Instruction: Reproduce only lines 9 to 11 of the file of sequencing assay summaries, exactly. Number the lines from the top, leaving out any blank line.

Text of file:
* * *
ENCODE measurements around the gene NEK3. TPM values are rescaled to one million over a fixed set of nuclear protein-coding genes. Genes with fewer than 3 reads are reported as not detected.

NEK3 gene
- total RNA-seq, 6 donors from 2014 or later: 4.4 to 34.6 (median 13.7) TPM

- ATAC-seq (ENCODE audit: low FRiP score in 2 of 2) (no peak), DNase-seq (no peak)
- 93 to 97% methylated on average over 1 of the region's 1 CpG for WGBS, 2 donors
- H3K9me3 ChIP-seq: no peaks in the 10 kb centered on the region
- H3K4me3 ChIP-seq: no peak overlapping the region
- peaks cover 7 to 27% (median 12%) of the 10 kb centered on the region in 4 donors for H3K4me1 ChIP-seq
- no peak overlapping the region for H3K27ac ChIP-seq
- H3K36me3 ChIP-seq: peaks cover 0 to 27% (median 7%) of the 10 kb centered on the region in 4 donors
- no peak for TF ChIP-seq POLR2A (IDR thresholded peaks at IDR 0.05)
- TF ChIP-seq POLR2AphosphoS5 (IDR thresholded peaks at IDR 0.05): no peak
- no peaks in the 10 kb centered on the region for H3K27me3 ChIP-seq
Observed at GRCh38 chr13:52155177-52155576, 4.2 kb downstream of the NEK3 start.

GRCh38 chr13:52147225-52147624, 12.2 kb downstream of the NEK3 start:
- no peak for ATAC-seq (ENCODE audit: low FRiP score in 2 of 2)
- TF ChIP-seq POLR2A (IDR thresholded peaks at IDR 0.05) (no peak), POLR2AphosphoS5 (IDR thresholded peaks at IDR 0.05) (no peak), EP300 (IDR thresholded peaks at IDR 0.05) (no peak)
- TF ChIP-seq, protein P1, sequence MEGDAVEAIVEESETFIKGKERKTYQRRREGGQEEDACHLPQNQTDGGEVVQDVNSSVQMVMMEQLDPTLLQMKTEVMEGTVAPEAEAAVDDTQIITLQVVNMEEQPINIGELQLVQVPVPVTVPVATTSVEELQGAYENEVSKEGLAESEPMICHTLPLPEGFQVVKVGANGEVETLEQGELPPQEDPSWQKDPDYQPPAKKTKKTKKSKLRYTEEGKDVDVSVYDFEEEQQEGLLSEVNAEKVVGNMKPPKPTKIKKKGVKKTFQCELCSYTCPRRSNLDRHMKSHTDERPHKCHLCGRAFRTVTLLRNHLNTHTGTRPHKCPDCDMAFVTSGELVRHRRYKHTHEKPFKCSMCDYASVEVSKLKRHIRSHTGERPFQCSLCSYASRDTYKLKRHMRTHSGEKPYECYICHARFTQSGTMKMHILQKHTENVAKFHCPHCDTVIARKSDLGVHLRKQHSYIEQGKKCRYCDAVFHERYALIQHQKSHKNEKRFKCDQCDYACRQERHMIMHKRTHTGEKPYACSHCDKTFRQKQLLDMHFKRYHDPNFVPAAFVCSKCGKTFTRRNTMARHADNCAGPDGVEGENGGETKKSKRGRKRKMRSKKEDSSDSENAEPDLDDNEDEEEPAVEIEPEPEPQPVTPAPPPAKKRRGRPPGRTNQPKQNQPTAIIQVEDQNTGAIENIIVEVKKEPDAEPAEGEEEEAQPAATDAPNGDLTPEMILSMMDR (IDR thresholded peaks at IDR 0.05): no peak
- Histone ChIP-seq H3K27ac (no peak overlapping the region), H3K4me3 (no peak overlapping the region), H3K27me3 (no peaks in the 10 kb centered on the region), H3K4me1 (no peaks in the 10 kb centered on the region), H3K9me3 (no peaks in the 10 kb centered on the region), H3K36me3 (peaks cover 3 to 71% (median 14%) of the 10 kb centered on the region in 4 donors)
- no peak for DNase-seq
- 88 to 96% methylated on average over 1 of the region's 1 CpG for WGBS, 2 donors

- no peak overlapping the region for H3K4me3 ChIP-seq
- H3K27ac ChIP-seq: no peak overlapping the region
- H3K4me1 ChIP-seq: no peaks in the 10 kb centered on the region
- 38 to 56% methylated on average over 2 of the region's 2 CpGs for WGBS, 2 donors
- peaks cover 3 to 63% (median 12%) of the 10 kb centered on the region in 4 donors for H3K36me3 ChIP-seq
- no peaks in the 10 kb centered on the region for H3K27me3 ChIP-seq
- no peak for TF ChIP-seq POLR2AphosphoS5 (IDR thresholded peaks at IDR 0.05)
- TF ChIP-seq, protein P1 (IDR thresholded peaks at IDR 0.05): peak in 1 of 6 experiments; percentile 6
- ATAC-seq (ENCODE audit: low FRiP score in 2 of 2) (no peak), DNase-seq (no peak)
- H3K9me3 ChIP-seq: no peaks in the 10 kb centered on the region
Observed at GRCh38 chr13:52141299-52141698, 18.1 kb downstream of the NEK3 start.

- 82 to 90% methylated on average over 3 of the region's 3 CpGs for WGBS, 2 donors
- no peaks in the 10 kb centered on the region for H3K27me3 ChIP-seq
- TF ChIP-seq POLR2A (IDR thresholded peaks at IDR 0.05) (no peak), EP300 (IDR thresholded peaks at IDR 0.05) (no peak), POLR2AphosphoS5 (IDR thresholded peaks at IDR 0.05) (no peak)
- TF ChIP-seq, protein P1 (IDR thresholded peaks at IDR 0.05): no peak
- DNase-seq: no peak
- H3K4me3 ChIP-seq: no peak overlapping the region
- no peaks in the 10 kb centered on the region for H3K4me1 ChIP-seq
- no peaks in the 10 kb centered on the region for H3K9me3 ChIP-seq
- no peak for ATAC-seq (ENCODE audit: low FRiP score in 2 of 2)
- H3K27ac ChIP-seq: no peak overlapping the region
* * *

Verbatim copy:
- no peak overlapping the region for H3K27ac ChIP-seq
- H3K36me3 ChIP-seq: peaks cover 0 to 27% (median 7%) of the 10 kb centered on the region in 4 donors
- no peak for TF ChIP-seq POLR2A (IDR thresholded peaks at IDR 0.05)